HP's ArcSight 6.8c release provides a new real-time correlation engine and an improved user interface.
Hewlett-Packard today announced the ArcSight Enterprise Security Management (ESM) 6.8c release, providing users with a number of new and enhanced features.
Updates to ArcSight ESM—the security information and event management (SIEM) technology that HP gained via a $1.5 billion acquisition in 2010—include the Correlation Optimized Retention and Retrieval (CORR) real-time correlation engine. The ArcSight ESM 6.8c release has an automated rule optimizer that evaluates rule structures against incoming data and makes them more efficient.
"Essentially, this reduces the number of partial rule matches that eat up system resources, enabling the system to monitor more credible potential threats and evaluate more events within the same allocation of system resources," Jeff Whalen, senior manager, product marketing for HP ArcSight told eWEEK
The ESM 6.8c release includes the HP ArcSight Command Center (ACC), which has also been enhanced. Users now have the ability to specify and monitor active channels of data with ACC though the browser-based Web interface.
"By bringing this capability to the Web user interface, ArcSight enables additional team members to participate by utilizing this process through an easy-to-use, point-and-click interface that streamlines the detection to investigation process," Whalen said.
The new ESM release also offers users the promise of improved search speed and increased storage. ESM 6.8c increases on-board storage by 50 percent, from 8TB to 12TB, giving analysts access to more information to conduct investigations and analytics, Whalen said. More storage also means more data to search through, which is why HP ArcSight also improved its search performance, he added.
"In rare event search use cases, we saw up to a 1,000x faster results than the previous release of ESM," Whalen said.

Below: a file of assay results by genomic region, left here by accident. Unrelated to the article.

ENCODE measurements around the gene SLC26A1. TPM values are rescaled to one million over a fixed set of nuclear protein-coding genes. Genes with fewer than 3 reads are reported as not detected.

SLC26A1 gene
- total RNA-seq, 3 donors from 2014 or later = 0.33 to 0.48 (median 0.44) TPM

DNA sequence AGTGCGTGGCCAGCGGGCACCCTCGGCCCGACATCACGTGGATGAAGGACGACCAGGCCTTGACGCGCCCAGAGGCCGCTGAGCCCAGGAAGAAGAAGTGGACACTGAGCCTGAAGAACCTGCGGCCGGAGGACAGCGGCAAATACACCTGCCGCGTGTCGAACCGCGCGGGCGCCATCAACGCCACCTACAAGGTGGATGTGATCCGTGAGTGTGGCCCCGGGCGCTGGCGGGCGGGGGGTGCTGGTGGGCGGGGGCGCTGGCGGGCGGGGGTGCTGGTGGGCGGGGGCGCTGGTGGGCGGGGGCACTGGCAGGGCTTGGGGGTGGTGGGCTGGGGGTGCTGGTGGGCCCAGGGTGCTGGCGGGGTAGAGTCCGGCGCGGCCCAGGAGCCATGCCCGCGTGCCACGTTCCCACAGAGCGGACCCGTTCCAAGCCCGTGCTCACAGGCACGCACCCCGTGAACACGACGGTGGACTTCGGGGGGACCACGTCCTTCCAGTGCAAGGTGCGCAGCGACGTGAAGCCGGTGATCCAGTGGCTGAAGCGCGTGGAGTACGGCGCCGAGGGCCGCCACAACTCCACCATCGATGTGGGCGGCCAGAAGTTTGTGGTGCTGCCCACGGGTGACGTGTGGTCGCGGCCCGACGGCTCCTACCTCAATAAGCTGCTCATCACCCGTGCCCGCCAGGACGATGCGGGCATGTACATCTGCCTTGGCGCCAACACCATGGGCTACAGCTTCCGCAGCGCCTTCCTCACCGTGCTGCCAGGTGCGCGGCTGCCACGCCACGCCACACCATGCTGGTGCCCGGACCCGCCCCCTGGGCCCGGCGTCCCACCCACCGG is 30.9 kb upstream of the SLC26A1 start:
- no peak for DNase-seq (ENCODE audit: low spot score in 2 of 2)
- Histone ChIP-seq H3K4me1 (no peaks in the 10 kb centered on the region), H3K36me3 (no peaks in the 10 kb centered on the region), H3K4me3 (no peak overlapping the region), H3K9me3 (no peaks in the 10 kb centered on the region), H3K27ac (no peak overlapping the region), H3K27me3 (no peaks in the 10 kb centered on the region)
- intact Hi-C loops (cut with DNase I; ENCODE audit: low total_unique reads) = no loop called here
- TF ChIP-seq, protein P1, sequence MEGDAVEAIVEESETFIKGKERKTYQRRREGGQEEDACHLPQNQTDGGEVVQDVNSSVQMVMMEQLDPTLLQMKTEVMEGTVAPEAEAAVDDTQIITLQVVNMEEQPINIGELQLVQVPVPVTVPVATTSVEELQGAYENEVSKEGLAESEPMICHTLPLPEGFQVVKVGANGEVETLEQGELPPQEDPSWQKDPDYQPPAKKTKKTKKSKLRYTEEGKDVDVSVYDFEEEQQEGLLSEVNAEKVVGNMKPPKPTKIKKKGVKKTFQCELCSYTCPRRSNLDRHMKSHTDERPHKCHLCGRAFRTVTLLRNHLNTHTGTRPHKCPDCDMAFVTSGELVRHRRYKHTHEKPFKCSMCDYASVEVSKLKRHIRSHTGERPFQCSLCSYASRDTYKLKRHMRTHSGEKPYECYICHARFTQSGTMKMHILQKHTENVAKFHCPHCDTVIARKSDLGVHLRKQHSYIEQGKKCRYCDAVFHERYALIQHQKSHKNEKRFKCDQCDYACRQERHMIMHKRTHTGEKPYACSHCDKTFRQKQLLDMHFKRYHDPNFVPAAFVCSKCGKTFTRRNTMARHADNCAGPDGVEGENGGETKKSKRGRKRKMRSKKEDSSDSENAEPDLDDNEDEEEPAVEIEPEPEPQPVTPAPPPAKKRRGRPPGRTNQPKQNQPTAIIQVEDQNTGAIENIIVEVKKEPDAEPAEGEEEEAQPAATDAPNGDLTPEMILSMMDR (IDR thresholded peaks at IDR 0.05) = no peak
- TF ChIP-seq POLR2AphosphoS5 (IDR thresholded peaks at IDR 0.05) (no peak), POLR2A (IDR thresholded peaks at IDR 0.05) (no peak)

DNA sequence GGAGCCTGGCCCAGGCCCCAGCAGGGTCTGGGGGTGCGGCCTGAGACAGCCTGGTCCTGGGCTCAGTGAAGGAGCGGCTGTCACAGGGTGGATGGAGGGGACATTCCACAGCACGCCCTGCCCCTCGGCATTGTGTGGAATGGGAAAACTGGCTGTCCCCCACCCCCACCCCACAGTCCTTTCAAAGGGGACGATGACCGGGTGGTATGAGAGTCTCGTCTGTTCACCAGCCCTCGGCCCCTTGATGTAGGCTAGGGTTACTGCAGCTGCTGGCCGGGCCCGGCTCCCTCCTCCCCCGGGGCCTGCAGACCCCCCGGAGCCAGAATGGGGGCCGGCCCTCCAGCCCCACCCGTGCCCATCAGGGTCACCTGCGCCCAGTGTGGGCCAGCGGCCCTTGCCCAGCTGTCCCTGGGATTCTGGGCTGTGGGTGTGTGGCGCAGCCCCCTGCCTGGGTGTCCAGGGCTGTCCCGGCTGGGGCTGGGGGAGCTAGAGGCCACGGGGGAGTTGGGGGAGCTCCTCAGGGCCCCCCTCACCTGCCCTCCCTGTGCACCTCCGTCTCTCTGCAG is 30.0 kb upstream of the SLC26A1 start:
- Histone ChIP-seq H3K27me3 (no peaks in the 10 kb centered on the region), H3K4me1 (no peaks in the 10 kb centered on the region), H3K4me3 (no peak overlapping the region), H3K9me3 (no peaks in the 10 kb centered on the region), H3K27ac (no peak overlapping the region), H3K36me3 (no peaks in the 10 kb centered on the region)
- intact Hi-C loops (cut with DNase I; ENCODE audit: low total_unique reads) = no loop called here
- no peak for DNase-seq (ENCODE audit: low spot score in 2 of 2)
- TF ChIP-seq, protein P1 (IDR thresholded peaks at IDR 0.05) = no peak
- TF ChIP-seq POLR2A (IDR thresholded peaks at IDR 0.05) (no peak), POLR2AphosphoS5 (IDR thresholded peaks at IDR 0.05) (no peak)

A key use case for ArcSight ESM is as part of a Payment Card Industry Data Security Standard (PCI DSS) compliance initiative. The PCI DSS 3.0 specification was announced
in November 2013 and formally goes into effect on Jan. 1.
ArcSight ESM 6.8c's feature functionality provides organizations with the framework necessary to incorporate changes in the PCI DSS 3.0 specification, Whalen said.
HP has a broad security portfolio, and the integration of ArcSight ESM 6.8c with other HP products is part of the overall HP security effort. For example, with HP's TippingPoint intrusion prevention system (IPS), an ArcSight user is able to issue commands to close ports and block IP addresses when a threat is detected and can automatically do so using the HP ArcSight Threat Response Manager package, Whalen said.
There is also an integration with HP Fortify to monitor applications for compromises and breaches with the HP Application View package for HP ArcSight.
"Utilizing HP Fortify runtime technology, Application View can see and log all application activity, including users, data access, source and destination IP addresses," Whalen said.
Whalen added that log data can be sent to HP ArcSight for correlation as well as monitored through built-in dashboards and reports.
The SIEM market is competitive and has multiple vendors, including IBM's QRadar
SIEM and open-source upstarts like AlienVault
Whalen did not specifically identify the primary competition for ArcSight.
"HP ArcSight already provides leading user behavior monitoring for insider threats," Whalen said. "We focused this latest release on improving the underlying, foundational technology that helps customers make the most of their deployments that sit at the heart of their security operations practice."
Sean Michael Kerner is a senior editor at
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